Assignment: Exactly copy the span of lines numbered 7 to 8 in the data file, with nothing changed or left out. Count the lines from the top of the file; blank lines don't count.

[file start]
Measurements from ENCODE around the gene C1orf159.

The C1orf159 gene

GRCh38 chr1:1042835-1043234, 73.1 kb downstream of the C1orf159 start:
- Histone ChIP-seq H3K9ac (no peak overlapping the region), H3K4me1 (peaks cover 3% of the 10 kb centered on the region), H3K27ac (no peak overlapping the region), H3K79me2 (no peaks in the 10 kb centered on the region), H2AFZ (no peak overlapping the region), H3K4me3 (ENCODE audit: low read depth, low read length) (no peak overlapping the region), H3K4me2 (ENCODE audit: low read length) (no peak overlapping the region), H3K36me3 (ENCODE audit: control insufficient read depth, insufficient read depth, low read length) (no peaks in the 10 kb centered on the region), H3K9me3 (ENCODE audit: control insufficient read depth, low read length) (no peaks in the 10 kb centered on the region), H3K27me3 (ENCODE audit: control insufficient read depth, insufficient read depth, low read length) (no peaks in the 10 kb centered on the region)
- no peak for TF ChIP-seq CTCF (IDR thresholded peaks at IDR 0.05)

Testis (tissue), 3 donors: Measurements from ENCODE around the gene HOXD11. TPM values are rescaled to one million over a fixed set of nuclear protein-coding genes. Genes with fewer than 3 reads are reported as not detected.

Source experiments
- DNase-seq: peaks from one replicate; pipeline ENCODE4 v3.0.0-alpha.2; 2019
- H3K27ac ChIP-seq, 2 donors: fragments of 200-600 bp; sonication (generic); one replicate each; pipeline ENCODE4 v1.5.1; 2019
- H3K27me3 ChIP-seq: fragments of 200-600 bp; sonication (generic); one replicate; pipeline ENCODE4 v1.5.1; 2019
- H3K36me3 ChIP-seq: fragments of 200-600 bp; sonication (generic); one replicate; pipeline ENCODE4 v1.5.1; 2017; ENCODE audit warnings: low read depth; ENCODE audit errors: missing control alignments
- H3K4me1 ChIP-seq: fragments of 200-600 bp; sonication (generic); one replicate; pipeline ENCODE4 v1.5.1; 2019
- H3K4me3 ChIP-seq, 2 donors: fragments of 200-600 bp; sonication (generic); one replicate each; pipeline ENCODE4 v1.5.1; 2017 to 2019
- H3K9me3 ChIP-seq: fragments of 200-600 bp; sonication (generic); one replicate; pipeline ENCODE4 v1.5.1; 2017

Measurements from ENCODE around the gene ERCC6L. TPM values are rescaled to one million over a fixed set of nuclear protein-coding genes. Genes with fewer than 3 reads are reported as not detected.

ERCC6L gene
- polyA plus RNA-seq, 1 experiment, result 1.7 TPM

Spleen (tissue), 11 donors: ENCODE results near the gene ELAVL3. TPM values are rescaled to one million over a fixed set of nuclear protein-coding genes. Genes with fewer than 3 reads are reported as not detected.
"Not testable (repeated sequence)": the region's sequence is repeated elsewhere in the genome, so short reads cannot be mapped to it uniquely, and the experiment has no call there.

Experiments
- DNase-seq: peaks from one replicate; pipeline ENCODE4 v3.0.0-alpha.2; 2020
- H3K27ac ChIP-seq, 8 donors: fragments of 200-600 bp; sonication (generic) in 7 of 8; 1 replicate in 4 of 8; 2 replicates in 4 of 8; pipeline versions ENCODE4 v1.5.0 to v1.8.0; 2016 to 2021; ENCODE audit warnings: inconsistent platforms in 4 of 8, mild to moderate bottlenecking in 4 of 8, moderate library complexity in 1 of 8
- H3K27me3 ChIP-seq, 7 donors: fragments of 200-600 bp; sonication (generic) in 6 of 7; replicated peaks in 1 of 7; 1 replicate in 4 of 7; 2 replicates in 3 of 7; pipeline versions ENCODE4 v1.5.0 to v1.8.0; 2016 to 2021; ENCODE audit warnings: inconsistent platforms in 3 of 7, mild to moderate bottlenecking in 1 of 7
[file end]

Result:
Source experiments
- DNase-seq: peaks from one replicate; pipeline ENCODE4 v3.0.0-alpha.2; 2019